CORONA DAILY INDEPENDENT v. CITY OF CORONA - 346 U.S. 833 (1953)
U.S. Supreme Court
CORONA DAILY INDEPENDENT v. CITY OF CORONA , 346 U.S. 833 (1953)
346 U.S. 833
CORONA DAILY INDEPENDENT, a partnership, and J. C. Hammond, Lillian B. Hammond, Justin Hammond, Egbert E. Hammond, Harry R. Sothcott, copartners, doing business under the firm name and style of Corona Daily Independent, Petitioners,
CITY OF CORONA, CALIFORNIA, a municipal corporation of the Sixth Class.
Oct. 12, 1953.
Mr. Frank Taylor Cotter, for petitioners.
Mr. John T. Ganahl, for respondent.
Mr. Justice BLACK and Mr. Justice DOUGLAS are of the opinion that the petition for writ of certiorari should be granted.
Memorandum filed by Mr. Justice DOUGLAS with which Mr. Justice BLACK concurs.
The CHIEF JUSTICE took no part in the consideration or decision of this case.Mr. Justice DOUGLAS, with whom Mr. Justice BLACK concurs.
I dissent from a denial of certiorari in this case.
Petitioners publish a newspaper in Corona, California. The city has by ordinance imposed a license tax for the privilege of engaging in any business in the city, including the business of publishing a newspaper. Petitioners refused to pay the license fee, and the California courts have held that they may be compelled to do so.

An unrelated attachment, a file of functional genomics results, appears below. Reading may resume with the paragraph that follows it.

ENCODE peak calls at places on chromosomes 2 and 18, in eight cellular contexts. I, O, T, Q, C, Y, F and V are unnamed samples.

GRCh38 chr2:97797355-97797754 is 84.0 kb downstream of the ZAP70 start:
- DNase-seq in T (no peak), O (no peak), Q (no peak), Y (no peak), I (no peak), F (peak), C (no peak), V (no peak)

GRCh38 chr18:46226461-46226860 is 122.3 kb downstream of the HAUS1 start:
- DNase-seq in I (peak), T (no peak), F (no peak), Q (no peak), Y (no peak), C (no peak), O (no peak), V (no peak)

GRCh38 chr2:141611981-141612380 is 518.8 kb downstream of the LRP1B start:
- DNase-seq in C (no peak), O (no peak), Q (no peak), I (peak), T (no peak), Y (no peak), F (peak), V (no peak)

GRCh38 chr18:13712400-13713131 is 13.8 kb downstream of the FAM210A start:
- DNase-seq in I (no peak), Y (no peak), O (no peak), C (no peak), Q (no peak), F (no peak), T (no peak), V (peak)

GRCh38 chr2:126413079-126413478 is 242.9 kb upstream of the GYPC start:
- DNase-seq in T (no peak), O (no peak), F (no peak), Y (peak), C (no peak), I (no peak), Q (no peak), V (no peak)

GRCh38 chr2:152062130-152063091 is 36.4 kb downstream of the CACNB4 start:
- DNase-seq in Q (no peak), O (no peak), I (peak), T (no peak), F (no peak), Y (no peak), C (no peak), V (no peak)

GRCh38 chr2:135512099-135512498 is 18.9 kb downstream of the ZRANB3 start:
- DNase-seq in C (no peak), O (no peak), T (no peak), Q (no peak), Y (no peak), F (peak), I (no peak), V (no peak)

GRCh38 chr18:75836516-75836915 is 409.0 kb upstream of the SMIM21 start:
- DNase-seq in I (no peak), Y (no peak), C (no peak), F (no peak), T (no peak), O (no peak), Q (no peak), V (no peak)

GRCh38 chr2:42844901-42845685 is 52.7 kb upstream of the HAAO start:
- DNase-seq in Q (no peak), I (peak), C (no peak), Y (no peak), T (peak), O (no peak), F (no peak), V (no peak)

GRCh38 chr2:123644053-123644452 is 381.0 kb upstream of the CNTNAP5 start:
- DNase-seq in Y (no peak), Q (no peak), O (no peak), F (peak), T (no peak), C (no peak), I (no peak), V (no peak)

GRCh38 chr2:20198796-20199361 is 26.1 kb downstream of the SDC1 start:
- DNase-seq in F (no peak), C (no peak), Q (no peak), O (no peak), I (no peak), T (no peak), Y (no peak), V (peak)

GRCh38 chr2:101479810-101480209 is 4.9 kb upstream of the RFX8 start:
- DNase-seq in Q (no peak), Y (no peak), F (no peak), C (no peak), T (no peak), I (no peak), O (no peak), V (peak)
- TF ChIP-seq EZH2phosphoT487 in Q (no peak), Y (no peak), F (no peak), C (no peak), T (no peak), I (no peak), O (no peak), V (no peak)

We said in Murdock v. Com. of Pennsylvania, 319 U.S. 105, 113, 63 S. Ct. 870, 875, that 'A state may not impose a charge for the enjoyment of a right granted by the federal constitution. Thus, it may not exact a license tax for the privilege of carrying on interstate commerce ( McGoldrick v. Berwind-White (Coal Mining) Co., 309 U.S. 33, 56-58, 397, 398), although it may tax the property used in, or the income derived from, that commerce, so long as those taxes are not discriminatory. Id., 309 U.S. at page 47, 60 [ Corona Daily Independent v. City of Corona 346 U.S. 833 (1953) ][833-Continued.]
S.Ct. at page 392 and cases cited. A license tax applied to activities guaranteed by the First Amendment would have the same destructive effect. It is true that the First Amendment, like the commerce clause, draws no distinction between license taxes, fixed sum taxes, and other kinds of taxes. But
that is no reason why we should shut our eyes to the nature of the tax and its destructive influence. The power to impose a license tax on the exercise of these freedoms is indeed as potent as the power of censorship which this Court has repeatedly struck down.'
The license tax involved here is a privilege tax in fact as well as in form-' a flat tax imposed on the exercise of a privilege granted by the Bill of Rights.' 319 U.S. at page 113, 63 S.Ct. at page 875. No government can exact a price for the exercise of a privilege which the Constitution guarantees.